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Featherstitch (Frost et al., 2007) is an approach for representing data consistency requirements for disk storage. This question concerns a graph-theoretic problem (§4.1 in the paper) that its implementation requires, but the original authors sidestepped by using a relatively crude heuristic.

My take at formalizing the problem is as follows. There is a fixed set $B$ of blocks known ahead of time ($\lvert B\rvert\sim 10^9$ or so). There is, at each point in time, a directed acyclic graph $(P,D)$ of patches and dependencies (let’s say $\lvert P\rvert\sim 10^6$, $\operatorname{ord} p\sim 10^2$) and each patch $p\in P$ is associated to a single block $\operatorname{blk}p \in B$. A patch $p$ is said to head a block-level cycle if there is a path $p\to\cdots\to q\to\cdots\to r$ with $\operatorname{blk}p =\operatorname{blk}r\neq \operatorname{blk}q$; note that this is a stronger condition than $\operatorname{blk}p$ lying on a cycle in the “direct image” graph $(B, \{(\operatorname{blk}p, \operatorname{blk}q) \mid (p,q)\in D, \operatorname{blk}p\neq\operatorname{blk}q\})$.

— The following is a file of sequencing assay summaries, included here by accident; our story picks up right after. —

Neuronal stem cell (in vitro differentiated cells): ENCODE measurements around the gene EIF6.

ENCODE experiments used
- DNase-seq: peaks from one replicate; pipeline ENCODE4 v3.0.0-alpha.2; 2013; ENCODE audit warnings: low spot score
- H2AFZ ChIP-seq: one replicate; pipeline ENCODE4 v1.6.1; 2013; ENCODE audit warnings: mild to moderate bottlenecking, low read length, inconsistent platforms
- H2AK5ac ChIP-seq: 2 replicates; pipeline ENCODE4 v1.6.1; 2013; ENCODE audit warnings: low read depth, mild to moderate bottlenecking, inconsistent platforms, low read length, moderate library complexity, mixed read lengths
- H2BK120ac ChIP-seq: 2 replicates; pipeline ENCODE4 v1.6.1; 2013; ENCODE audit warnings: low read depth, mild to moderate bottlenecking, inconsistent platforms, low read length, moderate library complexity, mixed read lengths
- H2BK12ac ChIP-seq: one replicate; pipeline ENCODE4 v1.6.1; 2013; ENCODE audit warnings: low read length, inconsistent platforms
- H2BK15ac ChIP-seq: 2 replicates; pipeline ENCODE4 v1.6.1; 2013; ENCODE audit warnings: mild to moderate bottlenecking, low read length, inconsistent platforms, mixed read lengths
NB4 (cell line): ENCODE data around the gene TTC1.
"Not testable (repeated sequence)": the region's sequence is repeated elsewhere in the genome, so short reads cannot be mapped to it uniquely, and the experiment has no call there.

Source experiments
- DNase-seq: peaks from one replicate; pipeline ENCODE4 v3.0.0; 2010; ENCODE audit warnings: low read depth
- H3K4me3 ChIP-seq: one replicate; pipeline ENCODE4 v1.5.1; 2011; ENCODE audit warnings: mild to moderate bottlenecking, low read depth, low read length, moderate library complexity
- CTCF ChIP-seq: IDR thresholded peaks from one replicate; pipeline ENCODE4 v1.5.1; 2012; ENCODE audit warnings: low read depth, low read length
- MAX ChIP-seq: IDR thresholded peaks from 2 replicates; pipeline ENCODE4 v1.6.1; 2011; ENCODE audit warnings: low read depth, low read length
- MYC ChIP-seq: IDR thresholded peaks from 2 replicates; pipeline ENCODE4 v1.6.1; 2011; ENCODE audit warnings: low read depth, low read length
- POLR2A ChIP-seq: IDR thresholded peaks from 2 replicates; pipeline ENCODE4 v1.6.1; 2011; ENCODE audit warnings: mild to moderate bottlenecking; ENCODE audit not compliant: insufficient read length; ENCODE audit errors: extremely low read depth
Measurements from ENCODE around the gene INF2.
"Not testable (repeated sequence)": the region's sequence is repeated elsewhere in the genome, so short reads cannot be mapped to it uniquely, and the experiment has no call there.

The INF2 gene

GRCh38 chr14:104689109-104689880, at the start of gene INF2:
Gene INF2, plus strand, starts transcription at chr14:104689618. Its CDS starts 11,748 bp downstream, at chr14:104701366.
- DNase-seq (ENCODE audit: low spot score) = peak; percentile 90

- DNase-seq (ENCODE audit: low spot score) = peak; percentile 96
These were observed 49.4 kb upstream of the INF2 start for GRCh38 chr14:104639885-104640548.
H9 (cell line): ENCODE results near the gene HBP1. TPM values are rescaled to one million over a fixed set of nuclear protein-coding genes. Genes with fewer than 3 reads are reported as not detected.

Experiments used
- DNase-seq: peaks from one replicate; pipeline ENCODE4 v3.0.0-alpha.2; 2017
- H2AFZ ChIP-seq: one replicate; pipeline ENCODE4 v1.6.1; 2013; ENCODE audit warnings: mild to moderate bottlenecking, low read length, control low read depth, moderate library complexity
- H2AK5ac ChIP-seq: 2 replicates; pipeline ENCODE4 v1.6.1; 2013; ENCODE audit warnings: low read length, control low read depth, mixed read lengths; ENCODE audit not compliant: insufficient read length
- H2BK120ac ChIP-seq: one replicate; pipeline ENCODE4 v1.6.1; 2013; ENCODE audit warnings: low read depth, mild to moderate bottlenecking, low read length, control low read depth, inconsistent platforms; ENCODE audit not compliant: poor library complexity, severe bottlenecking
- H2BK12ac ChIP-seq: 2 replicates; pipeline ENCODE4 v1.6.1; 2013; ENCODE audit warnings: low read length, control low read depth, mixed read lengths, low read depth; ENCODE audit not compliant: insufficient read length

Initially, the graph is empty. At each time step, either (1) a fresh patch is added to the graph, and all its dependencies are specified; or (2) a patch that does not depend on any others is removed from the graph, and all dependencies on it are discarded. The problem is to say, in reasonable time, (1) when a newly added patch heads a block-level cycle (no other block-level cycles can be created); or (2) which patches that previously headed block-level cycles no longer do.

I don’t expect there to be a ready-made solution, but does this at least look feasible or is it too similar to things that are known to be hard? What about if we allow for (not a lot of) false positives?

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  • $\begingroup$ I don't see how to do better than online transitive closure, which will presumably be too expensive for your particular parameters. $\endgroup$ – D.W. Jun 18 at 2:47

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